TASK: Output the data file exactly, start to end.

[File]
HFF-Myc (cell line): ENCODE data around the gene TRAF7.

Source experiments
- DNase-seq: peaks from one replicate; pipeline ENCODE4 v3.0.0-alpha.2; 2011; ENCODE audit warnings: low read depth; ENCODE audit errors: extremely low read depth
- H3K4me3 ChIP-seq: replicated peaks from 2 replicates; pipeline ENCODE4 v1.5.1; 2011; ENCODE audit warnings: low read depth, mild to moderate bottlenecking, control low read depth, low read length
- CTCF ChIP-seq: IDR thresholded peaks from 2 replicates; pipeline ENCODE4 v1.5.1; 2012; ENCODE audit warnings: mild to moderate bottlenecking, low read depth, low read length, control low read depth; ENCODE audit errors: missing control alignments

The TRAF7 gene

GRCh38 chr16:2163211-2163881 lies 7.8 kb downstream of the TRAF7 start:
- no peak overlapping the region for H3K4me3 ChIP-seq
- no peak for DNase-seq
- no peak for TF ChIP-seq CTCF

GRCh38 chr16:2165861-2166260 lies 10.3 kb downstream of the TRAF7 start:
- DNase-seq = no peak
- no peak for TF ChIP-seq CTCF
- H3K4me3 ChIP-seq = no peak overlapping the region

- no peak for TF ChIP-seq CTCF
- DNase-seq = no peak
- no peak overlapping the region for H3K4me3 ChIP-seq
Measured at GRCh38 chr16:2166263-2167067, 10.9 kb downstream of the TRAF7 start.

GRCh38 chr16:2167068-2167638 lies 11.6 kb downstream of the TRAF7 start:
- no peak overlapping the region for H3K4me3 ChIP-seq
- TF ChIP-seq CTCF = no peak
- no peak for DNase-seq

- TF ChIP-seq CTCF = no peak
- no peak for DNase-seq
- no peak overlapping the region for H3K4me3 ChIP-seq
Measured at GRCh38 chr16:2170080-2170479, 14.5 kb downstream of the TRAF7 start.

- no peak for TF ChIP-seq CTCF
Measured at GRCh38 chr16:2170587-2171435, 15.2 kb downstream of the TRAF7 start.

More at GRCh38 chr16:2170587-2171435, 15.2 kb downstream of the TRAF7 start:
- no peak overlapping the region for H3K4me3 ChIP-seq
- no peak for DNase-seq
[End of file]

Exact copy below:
HFF-Myc (cell line): ENCODE data around the gene TRAF7.

Source experiments
- DNase-seq: peaks from one replicate; pipeline ENCODE4 v3.0.0-alpha.2; 2011; ENCODE audit warnings: low read depth; ENCODE audit errors: extremely low read depth
- H3K4me3 ChIP-seq: replicated peaks from 2 replicates; pipeline ENCODE4 v1.5.1; 2011; ENCODE audit warnings: low read depth, mild to moderate bottlenecking, control low read depth, low read length
- CTCF ChIP-seq: IDR thresholded peaks from 2 replicates; pipeline ENCODE4 v1.5.1; 2012; ENCODE audit warnings: mild to moderate bottlenecking, low read depth, low read length, control low read depth; ENCODE audit errors: missing control alignments

The TRAF7 gene

GRCh38 chr16:2163211-2163881 lies 7.8 kb downstream of the TRAF7 start:
- no peak overlapping the region for H3K4me3 ChIP-seq
- no peak for DNase-seq
- no peak for TF ChIP-seq CTCF

GRCh38 chr16:2165861-2166260 lies 10.3 kb downstream of the TRAF7 start:
- DNase-seq = no peak
- no peak for TF ChIP-seq CTCF
- H3K4me3 ChIP-seq = no peak overlapping the region

- no peak for TF ChIP-seq CTCF
- DNase-seq = no peak
- no peak overlapping the region for H3K4me3 ChIP-seq
Measured at GRCh38 chr16:2166263-2167067, 10.9 kb downstream of the TRAF7 start.

GRCh38 chr16:2167068-2167638 lies 11.6 kb downstream of the TRAF7 start:
- no peak overlapping the region for H3K4me3 ChIP-seq
- TF ChIP-seq CTCF = no peak
- no peak for DNase-seq

- TF ChIP-seq CTCF = no peak
- no peak for DNase-seq
- no peak overlapping the region for H3K4me3 ChIP-seq
Measured at GRCh38 chr16:2170080-2170479, 14.5 kb downstream of the TRAF7 start.

- no peak for TF ChIP-seq CTCF
Measured at GRCh38 chr16:2170587-2171435, 15.2 kb downstream of the TRAF7 start.

More at GRCh38 chr16:2170587-2171435, 15.2 kb downstream of the TRAF7 start:
- no peak overlapping the region for H3K4me3 ChIP-seq
- no peak for DNase-seq